"It was. But there was some problem, when
he got it running. It was too complicated and all the eggs smashed.
It was quite a mess. Then the chickens got out, they were running
all over, crowing and flapping their wings. Jim and I tried to catch
them and everyone laughed. I think Jim was pretty embarrassed."
"I guess so," Glad said. "That's too bad."
I loved her more, for chasing the runaway
"I always felt tender toward him." Beulah
looked up with her hurt, slanted smile. "He had obvious talent but
a bad home life."
She shook her head, so her auburn hair waved
and caught the gold light. Viv Stone had been right, about Beulah.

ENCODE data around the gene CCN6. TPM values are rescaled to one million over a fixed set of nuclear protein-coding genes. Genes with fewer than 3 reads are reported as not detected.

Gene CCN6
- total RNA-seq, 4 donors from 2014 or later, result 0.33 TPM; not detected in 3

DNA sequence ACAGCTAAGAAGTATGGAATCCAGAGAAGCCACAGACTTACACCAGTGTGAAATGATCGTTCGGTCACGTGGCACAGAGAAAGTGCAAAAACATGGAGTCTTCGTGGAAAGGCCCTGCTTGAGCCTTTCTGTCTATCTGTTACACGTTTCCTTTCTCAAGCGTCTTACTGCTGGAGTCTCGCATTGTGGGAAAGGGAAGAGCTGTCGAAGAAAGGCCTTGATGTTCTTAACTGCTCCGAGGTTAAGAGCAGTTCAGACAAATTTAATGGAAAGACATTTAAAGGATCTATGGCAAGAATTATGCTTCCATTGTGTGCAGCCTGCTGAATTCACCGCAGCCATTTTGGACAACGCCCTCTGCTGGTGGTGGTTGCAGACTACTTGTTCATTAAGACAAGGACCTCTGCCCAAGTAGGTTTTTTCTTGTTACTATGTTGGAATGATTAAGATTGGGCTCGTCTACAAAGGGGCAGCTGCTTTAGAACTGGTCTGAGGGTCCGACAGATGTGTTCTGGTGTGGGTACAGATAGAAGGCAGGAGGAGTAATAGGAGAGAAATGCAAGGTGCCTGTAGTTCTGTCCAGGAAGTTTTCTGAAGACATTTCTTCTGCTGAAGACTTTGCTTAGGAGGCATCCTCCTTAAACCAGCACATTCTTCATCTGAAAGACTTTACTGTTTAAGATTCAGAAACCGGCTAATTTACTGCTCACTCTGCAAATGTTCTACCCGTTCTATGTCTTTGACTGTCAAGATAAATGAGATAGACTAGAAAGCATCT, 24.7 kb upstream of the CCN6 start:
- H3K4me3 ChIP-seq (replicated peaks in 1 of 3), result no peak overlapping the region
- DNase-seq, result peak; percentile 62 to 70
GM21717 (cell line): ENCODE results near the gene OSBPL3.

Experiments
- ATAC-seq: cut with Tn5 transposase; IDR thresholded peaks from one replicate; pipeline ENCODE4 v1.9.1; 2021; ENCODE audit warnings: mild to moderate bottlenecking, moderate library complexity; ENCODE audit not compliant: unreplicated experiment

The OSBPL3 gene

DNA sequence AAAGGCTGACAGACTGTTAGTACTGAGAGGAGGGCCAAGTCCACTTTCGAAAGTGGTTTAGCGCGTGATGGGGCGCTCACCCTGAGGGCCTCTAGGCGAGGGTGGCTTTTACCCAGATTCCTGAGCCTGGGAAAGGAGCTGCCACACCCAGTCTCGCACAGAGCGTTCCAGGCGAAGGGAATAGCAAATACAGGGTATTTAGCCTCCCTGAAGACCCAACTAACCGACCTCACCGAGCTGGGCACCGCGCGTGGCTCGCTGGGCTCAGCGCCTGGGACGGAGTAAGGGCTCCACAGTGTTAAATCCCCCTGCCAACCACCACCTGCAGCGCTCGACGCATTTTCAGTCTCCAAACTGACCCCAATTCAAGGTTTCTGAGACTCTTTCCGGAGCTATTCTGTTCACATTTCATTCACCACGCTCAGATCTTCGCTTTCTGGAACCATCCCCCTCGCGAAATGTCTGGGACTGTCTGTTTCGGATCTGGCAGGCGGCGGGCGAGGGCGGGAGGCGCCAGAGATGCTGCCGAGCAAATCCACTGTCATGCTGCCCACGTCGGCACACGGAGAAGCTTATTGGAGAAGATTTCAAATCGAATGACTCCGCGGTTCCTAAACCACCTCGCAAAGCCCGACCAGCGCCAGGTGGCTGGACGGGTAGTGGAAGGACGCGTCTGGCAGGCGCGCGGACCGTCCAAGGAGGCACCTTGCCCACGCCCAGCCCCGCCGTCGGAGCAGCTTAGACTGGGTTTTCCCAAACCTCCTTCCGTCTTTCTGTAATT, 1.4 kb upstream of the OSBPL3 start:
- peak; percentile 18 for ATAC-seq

"No encouragement. Once I loaned him Moby
Dick and he returned it the next day. He stayed up all night to
did he make of it?" I asked.
"He wanted to know if the whale were God or
"What'd you tell him?"
"Both and neither. He said, 'That's what I
thought.' The next week he read 'Bartleby the Scrivener,' about the
man who refuses to live in the world, by its rules, who won't help
himself or let himself be helped and starves to death. He was sure
the main character was Melville, that the story was autobiographical."
"Did he read the story of the Trojan Horse?"
"I don't know if we did the Aeneid
that year or not," Beulah said. She raised her brows. "I know he was
interested in Greek myths. I remember a paper he wrote on PasiphaŽ
and the Minotaur."
"Who're they?" Glad asked.